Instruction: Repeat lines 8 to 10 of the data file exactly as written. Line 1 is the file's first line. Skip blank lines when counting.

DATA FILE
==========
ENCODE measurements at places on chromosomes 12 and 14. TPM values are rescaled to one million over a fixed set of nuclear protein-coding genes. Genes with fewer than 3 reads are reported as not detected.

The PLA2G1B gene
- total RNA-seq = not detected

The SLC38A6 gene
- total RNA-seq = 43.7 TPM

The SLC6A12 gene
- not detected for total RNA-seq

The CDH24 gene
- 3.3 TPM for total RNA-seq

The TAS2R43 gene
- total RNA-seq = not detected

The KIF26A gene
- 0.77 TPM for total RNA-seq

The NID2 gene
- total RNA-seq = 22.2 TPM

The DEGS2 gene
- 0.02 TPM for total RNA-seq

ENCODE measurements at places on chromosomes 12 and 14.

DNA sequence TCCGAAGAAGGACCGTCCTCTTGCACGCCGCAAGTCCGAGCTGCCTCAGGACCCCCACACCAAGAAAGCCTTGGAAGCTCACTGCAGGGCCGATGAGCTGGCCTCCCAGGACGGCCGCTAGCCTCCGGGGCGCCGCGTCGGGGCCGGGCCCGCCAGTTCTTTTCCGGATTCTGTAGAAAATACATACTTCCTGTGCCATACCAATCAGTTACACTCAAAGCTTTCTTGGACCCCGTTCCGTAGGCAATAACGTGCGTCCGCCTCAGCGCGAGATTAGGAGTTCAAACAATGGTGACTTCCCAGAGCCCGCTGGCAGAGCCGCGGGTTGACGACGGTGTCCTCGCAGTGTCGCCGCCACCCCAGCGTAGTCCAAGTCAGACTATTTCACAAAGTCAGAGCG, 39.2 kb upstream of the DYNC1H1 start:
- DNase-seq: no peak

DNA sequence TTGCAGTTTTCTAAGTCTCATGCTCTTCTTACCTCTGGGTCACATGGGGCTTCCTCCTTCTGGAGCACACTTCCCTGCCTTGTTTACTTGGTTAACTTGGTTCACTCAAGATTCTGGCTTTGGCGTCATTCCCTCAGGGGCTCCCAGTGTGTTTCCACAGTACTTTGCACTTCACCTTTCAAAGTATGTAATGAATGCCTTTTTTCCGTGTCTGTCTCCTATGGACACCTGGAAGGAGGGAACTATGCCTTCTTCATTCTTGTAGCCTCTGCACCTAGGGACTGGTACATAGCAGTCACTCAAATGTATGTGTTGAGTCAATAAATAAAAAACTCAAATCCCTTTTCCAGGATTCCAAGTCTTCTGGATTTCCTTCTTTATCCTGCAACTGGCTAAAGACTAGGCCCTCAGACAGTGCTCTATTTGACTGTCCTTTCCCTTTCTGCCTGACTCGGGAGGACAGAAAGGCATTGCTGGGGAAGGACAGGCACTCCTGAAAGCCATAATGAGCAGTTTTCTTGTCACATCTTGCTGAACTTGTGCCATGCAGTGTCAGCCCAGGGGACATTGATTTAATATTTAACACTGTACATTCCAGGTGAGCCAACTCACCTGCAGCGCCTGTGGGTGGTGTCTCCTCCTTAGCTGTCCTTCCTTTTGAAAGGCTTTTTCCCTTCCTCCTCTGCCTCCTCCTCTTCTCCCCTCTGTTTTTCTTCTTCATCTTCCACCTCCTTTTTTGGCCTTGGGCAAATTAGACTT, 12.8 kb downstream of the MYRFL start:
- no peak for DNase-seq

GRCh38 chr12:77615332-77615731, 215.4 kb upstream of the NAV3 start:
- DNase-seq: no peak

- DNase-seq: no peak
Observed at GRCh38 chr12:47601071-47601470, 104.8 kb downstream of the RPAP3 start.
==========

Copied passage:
The CDH24 gene
- 3.3 TPM for total RNA-seq

The TAS2R43 gene